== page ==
I consume a fair number of blogs on a consistent basis (my regular reads include I Blame the Patriarchy, Sociological Images, Colorlines, and The Conscience of a Liberal). What I don’t do, however, is comment. In fact, I’ve never once commented* on a blog post.**
In this sense, I am a passive consumer of internet content, much like some of my students who sit and listen but never wade into the conversation. If I think about the internet like a classroom, it’s hard to defend my passive engagement with this medium. In the classroom, I use a variety of techniques to elicit dialogue, based on the philosophy that knowledge production is a collaborative enterprise. More voices, crafted together by an experienced facilitator, produce a more complex, diverse, and enriching understanding of the world and our place in it.
Is the same true of the internet? Perhaps – but there are certainly limits to this analogy. For one, as an internet consumer (rather than a student in a classroom), I am under no obligation to produce content. I have made no such bargain with society. To the contrary, I have made a consistent (that is, consistently failing) effort to unplug from the digital world.
Because of this, the tips on creating a personal learning network spoke to me – although probably not in the way intended by the author. When I read that I should use twitter as a tool to distinguish between the “signal” and the “noise,” all I could think was: maybe the internet is the noise (if not the entire net, then surely twitter, tumblr, and all that jazz). I realize now that I tend to consume digital media in one of two ways: I either binge – spending three (or four, or five) hours catching up on the blogs and my twitter feed, or I completely tune out. And I seem to be happier when I tune out. I read more, enjoy my cats more. I even knit ugly creatures with all my new found free time.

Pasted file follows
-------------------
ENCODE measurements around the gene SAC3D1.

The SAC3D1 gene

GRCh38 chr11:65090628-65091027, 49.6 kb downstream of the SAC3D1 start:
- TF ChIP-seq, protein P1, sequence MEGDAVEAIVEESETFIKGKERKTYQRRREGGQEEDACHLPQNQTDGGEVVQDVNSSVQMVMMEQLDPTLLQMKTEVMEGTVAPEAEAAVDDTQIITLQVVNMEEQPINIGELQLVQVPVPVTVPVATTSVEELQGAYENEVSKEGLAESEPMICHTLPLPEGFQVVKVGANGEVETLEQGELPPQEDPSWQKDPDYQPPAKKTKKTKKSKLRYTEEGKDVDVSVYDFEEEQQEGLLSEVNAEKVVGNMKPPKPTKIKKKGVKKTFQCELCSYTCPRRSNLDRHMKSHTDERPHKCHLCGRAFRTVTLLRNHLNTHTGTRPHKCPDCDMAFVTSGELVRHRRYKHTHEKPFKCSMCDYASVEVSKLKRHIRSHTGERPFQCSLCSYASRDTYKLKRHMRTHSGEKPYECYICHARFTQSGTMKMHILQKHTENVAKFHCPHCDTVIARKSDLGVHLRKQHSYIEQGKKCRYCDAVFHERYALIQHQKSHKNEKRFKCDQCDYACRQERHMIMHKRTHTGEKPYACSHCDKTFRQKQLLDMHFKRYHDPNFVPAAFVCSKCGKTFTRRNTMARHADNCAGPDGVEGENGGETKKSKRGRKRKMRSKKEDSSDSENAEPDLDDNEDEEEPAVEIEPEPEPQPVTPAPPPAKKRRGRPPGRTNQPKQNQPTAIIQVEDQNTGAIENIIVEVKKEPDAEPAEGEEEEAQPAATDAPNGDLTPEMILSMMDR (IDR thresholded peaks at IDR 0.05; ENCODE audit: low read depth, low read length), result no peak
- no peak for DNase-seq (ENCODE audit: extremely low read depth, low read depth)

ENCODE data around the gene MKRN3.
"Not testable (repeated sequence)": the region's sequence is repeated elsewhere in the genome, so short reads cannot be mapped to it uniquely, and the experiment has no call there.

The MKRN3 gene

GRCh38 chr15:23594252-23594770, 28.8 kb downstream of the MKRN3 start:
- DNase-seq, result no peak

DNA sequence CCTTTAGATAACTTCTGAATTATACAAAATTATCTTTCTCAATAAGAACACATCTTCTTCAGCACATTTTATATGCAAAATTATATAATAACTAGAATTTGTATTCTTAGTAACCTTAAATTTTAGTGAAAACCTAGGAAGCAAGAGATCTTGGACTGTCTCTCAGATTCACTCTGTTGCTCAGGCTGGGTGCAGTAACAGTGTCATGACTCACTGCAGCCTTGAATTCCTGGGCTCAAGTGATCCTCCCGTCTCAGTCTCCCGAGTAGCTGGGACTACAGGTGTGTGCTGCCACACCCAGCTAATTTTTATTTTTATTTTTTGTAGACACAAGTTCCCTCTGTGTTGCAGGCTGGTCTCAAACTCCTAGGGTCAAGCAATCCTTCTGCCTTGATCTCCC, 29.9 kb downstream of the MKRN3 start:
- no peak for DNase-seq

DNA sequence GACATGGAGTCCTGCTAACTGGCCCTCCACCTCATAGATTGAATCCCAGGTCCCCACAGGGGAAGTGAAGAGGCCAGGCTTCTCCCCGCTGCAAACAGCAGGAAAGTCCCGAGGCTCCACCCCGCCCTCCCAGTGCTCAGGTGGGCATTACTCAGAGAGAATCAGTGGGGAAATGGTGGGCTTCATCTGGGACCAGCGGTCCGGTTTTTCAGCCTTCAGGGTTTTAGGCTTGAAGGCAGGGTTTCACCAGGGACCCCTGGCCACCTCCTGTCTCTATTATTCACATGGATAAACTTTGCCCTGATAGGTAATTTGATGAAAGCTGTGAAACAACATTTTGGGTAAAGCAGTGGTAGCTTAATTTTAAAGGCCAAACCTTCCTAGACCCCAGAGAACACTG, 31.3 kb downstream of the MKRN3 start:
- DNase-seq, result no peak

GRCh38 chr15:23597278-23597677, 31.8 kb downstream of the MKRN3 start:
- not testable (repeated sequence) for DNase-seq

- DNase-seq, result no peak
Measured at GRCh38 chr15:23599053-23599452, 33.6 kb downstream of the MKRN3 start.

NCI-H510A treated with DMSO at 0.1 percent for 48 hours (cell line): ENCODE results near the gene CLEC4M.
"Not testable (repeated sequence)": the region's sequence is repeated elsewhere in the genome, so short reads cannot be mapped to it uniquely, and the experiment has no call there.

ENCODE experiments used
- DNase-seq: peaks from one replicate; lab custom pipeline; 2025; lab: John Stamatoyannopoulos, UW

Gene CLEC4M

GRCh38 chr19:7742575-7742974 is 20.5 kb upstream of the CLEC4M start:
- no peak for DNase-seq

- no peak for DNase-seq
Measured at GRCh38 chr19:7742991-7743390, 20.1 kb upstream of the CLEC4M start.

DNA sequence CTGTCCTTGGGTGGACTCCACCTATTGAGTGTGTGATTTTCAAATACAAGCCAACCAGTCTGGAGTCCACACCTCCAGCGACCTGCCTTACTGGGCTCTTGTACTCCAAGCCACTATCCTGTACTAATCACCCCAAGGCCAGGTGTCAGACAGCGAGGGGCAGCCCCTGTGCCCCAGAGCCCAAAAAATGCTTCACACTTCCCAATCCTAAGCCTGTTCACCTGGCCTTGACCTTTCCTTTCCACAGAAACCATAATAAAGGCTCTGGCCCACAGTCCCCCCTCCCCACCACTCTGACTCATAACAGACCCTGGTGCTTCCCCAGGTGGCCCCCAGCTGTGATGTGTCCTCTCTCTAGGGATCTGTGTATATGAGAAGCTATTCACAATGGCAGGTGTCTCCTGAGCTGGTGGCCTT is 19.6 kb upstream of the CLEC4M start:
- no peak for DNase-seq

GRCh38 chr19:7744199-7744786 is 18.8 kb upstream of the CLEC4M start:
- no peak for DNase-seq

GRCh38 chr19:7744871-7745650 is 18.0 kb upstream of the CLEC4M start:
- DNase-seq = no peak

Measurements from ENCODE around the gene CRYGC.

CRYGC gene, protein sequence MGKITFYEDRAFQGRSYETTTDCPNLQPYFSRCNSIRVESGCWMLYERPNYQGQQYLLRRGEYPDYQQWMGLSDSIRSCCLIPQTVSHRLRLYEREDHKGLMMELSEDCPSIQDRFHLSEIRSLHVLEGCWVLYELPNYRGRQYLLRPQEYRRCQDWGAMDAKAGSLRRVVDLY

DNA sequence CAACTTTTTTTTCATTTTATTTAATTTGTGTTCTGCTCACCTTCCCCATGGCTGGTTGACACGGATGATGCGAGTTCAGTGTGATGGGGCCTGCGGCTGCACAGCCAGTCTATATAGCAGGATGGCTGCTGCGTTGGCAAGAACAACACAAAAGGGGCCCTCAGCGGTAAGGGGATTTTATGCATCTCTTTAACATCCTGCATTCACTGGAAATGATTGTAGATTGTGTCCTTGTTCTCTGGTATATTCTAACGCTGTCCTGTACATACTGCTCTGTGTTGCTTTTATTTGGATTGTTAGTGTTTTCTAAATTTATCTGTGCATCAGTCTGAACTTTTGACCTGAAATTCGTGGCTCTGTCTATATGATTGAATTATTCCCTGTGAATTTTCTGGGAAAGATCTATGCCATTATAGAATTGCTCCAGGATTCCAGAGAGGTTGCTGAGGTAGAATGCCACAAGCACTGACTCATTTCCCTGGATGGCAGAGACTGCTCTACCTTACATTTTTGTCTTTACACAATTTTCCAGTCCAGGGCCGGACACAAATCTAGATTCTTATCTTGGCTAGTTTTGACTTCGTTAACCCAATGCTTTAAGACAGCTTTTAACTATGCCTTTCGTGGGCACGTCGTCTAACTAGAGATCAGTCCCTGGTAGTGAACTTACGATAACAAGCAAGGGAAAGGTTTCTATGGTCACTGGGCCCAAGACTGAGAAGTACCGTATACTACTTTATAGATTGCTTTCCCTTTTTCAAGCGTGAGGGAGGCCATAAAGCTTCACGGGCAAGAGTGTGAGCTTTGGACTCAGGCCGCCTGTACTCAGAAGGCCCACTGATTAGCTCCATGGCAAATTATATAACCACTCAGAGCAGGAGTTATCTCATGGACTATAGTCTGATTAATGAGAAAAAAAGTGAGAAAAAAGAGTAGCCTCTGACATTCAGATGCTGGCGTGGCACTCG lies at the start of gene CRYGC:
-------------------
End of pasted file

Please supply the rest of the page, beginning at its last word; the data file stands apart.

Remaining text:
I guess all of this is just another way of saying that the DoOO faculty initiative comes at a point of indecision for me, or perhaps even ambivalence. On the one hand, I want to unplug, tune out, and knit little creatures with weird hair and hipster mustaches. On the other hand, I have a strong desire to create and manage a web presence that blends my academic and political selves. On the third hand (photos of that knitted creature soon to come), I sometimes think it might be possible to create a digital presence that I can use effectively to build my personal learning network and begin contributing to the conversation, instead of sitting on the sidelines.
* Wait… scratch that. I recently responded to a comment on my own blog. But I don’t think that really counts. Right? Surely not.
** Needless to say, it was a little intimidating to think about the Domain of One’s Own homework for this week – i.e., commenting on someone else’s blog.